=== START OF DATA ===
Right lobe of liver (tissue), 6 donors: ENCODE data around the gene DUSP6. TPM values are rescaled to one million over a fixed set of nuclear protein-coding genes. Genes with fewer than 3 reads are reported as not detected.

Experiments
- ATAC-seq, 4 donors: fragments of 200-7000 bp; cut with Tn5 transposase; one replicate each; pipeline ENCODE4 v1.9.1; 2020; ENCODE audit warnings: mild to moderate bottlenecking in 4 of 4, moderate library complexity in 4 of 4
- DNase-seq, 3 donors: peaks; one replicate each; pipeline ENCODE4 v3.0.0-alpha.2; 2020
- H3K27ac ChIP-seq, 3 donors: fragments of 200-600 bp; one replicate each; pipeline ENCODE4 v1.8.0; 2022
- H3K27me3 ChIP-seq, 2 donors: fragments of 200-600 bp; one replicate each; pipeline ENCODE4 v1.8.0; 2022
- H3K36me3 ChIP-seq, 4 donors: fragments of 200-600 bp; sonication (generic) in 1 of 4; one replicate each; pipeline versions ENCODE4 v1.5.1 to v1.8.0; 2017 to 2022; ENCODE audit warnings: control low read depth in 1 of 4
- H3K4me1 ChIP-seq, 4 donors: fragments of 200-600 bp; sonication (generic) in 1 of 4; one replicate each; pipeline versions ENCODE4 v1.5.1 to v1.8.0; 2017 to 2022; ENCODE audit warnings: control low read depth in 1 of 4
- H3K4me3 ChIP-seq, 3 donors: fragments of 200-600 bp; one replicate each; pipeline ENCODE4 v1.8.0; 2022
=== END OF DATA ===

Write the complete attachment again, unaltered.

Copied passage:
Right lobe of liver (tissue), 6 donors: ENCODE data around the gene DUSP6. TPM values are rescaled to one million over a fixed set of nuclear protein-coding genes. Genes with fewer than 3 reads are reported as not detected.

Experiments
- ATAC-seq, 4 donors: fragments of 200-7000 bp; cut with Tn5 transposase; one replicate each; pipeline ENCODE4 v1.9.1; 2020; ENCODE audit warnings: mild to moderate bottlenecking in 4 of 4, moderate library complexity in 4 of 4
- DNase-seq, 3 donors: peaks; one replicate each; pipeline ENCODE4 v3.0.0-alpha.2; 2020
- H3K27ac ChIP-seq, 3 donors: fragments of 200-600 bp; one replicate each; pipeline ENCODE4 v1.8.0; 2022
- H3K27me3 ChIP-seq, 2 donors: fragments of 200-600 bp; one replicate each; pipeline ENCODE4 v1.8.0; 2022
- H3K36me3 ChIP-seq, 4 donors: fragments of 200-600 bp; sonication (generic) in 1 of 4; one replicate each; pipeline versions ENCODE4 v1.5.1 to v1.8.0; 2017 to 2022; ENCODE audit warnings: control low read depth in 1 of 4
- H3K4me1 ChIP-seq, 4 donors: fragments of 200-600 bp; sonication (generic) in 1 of 4; one replicate each; pipeline versions ENCODE4 v1.5.1 to v1.8.0; 2017 to 2022; ENCODE audit warnings: control low read depth in 1 of 4
- H3K4me3 ChIP-seq, 3 donors: fragments of 200-600 bp; one replicate each; pipeline ENCODE4 v1.8.0; 2022